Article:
On the other hand, the fact that Finnish teachers are so intensely trained also appeals toopponents of programs like Teach for America. A popular saying among opponents of the two-year program is that there is no "Teach for Finland," because in Finland, teaching is a lifelong career with a long and rigorous training program.
The most common praise for Finland (pushed by Sahlberg and others) goes something like this: Finland has no national standardized tests and no rewards or punishments for schools that pass or fail them — and yet they still outperform American students on international exams. Students in Finland take one standardized test at the end of high school. The rest of the time, teachers are responsible for setting expectations and evaluating whether students can meet them. The nation doesn't monitor the quality of schools in any way.
Some people argue that the success of Finnish schools without standardized testing means that testing shouldn't be necessary in the United States, either – and that it's possible for the US to improve its educational performance in other ways.
4) Finland emphasizes subjects other than reading and math
It's not clear how much this has to do with the success of the Finnish school system, but Samuel Abrams, a visiting scholar at Columbia University, argued in the New Republic that these subjects allow students to apply science and math skills in the real world. They're also an example of what some parents fear has been lost in the US as teachers spend more time preparing students for standardized tests.
5) Finland has a history of tight oversight for schools
Big Education Ape: Twitter Call to Action! Tweet your trouble with NCLB rewrite! The Network For Public Education | http://bit.ly/1AjngfH
The House is set to clear a rewrite of the No Child Left Behind Act next Friday.
A new schedule laid out Thursday afternoon would send the Republican-backed bill, which the education committee passed on a party-line vote Feb. 11, to the floor for debate Wednesday and Thursday, with a final vote scheduled for Friday morning.
The House Rules Committee, which sets parameters for how bills are debated on the floor, set a deadline for members to file any amendments they wish to offer by Monday at 3 p.m. The committee plans to set the rule for the bill Tuesday before it goes to the floor the following day.
What can we expect for debate on the floor?
For starters, take a look at all the failed amendments that committee Democrats offered during the markup. Those will likely be offered again, in some form or another. A source who has knowledge of the forthcoming process said that Democrats plan to break up the 17 amendments they offered during the markup into smaller amendments, meaning they could offer something like 40 amendments instead.
One to watch: An amendment offered by Rep. Suzanne Bonamici, D-Ore., that would allow states to audit the number and quality of tests students take and to eliminate any that are deemed repetitive or of low quality. The proposal is based on a bill she introduced in January that has bipartisan backing.
When Bonamici offered the measure during markup, Chairman John Kline, R-Minn., agreed with the premise of the amendment, but he noted that it would authorize additional funding and create a new program, two things he opposes. He also said that by block-granting a majority of the funding in the bill, states would be free to audit tests on their own. In the end, she withdrew the testing amendment.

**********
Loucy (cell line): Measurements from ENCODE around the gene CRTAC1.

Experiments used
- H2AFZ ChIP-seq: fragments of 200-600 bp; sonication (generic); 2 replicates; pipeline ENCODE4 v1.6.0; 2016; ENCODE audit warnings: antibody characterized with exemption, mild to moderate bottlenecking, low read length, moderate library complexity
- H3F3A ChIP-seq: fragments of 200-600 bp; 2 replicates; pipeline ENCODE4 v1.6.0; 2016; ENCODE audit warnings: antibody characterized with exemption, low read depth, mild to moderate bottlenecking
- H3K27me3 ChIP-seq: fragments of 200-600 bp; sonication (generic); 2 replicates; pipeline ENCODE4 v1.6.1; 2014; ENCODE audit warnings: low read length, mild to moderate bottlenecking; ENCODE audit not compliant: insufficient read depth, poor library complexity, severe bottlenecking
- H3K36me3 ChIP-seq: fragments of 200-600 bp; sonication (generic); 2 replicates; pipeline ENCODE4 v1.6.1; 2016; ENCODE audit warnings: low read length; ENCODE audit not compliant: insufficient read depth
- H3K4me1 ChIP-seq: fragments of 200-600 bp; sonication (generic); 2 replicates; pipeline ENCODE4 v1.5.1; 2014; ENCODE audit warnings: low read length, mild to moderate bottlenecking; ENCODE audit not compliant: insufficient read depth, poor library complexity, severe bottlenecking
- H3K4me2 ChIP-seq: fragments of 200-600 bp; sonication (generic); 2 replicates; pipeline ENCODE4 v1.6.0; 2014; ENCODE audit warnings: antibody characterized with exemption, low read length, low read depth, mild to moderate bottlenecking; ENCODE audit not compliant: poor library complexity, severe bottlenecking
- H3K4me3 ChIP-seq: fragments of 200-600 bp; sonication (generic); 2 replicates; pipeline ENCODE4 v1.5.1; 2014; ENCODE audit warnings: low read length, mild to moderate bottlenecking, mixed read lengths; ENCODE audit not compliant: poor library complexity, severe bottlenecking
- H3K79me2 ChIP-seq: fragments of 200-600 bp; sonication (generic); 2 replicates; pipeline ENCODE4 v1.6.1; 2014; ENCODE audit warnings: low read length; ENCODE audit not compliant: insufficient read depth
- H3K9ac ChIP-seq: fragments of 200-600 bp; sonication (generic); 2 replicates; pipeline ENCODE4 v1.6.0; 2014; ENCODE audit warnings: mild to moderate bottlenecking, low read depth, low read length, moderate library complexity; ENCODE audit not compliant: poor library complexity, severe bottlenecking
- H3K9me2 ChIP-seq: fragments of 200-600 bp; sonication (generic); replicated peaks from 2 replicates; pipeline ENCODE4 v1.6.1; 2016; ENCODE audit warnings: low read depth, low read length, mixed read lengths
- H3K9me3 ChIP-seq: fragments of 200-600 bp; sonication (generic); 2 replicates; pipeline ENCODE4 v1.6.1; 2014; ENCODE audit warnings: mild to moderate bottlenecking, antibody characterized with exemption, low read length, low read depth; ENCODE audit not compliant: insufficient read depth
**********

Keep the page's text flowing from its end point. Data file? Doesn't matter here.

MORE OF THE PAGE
As for interesting Republican amendments to watch, everyone in the education policy world seems to be holding their collective breath to see if members pass an amendment that would allow Title I dollars for low-income students to be used at private schools.
As it stands, the Republican-backed bill would allow Title I money to follow students to the public school of their choice, including charter schools. During the committee markup, an amendment from Rep. Luke Messer, R-Ind., would have further altered Title I portability and allowed it to be used to pay for private schools, something Democrats and a hefty number of education advocates vehemently oppose.
Jesus “Chuy” Garcia has spent the past 30 years in public service as Chicago Alderman, Cook County Commissioner, and Illinois State Senator. Chuy has broad and diverse support from Chicagoans in neighborhoods citywide, who believe in his vision of a Chicago that works for everyone. Chuy is known for his integrity and longtime commitment to progressive politics and community organizing.
“It is time to take this city in a new direction,” said Garcia. This is no surprise to anyone who has watched the career of 58-year-old Garcia. He has rarely been comfortable with the status quo.
His new direction for the city includes violence reduction through more effective community policing, adding 1,000 new police officers, and greater support for public schools, including a democratically-elected school board that will be responsive to people in the neighborhoods.
Over the last three decades, he has advocated vigorously for progressive policies and political reform throughout the city and county and worked for better housing and schools in the Little Village community he represents on the Southwest Side.
Garcia is no stranger to elected office. He’s been a Chicago alderman, a state senator and, in 2009, was elected to the Cook County Board of Commissioners, which allocates the county’s $3.5 billion budget.
County Board President Toni Preckwinkle lost no time naming him her floor leader to help with her drive to enact a reform agenda.